;ven though the software allows modeling of comple% applications, it does not re(uire an in$depth !nowledge of numerical or mathematical analysis. *t is possible to build models by simply defining the physical parameters li!e area, length, width, flu%es, and constraints rather than defining the e(uations. )nce the parameters are defined and the sub$domain and boundary conditions are set, C)M5)H automatically compiles a set of .#;s to represent the entire model. #ue to the simple user interface and easy modeling, C)M5)H was chosen to model the capacitive sensor and observe the base capacitance before actually fabricating the .C' design. There was also a time constraint and the team did not have enough time to e%plore other alternatives.

nother reason the team opted to use C)M5)H was because of the availability of the software. .rior to using this software, the team had designed a capacitive sensor on ;agle .C' #esign to verify if the design wor!s. The sensor wor!ed surprisingly well for our first try but a more accurate design was needed as re(uired by our sponsor. That is why C)M5)H was used to design the capacitive sensor model and then compare various models to see which one is more accurate. couple of designs were laid out and the best one was chosen based on the C)M5)H results. *n the following, only four designs will be discussed to give an overview of how C)M5)H was used to optimi,e the design of the capacitive sensor.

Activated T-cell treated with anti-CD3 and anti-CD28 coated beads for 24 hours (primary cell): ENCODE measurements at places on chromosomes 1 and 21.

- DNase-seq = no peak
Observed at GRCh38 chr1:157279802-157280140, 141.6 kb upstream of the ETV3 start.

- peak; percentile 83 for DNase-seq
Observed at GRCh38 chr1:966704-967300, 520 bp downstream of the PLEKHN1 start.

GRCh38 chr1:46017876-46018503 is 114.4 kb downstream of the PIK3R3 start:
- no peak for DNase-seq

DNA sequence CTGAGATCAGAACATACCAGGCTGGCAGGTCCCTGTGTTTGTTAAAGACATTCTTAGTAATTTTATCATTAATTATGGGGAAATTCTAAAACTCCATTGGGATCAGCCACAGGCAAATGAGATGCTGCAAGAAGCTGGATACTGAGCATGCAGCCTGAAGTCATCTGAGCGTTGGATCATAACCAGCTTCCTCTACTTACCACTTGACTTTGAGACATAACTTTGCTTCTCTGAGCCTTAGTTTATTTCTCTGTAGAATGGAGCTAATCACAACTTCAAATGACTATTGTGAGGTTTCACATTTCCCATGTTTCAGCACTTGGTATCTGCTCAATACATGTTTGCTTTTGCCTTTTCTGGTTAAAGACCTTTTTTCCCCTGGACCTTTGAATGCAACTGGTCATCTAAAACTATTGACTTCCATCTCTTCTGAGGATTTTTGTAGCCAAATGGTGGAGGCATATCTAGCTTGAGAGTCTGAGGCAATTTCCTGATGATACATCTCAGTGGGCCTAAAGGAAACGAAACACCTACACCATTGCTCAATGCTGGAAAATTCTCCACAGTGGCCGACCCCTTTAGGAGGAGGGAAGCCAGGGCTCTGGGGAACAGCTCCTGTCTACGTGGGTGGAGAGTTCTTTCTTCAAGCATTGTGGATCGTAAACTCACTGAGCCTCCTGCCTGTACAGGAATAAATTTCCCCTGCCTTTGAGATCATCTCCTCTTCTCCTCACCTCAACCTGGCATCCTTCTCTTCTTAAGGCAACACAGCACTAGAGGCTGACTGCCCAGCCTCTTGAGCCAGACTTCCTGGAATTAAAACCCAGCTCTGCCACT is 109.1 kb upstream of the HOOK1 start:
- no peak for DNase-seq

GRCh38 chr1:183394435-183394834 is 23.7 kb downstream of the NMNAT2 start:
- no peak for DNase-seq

3.2. ANALOG DE*ICES AD--45 CDC s described in section 1.4.0, the bit 5igma$#elta architecture to$digital converter in the #DD84 is the mediate between the #DD84 is a 18$

capacitive sensor traces and the microcontroller. The core of the directly to a corresponding digital signal.

#C which is modified to convert capacitance simplified diagram of this capacitance$

#DD84 can be seen in /igure 09, and a more detailed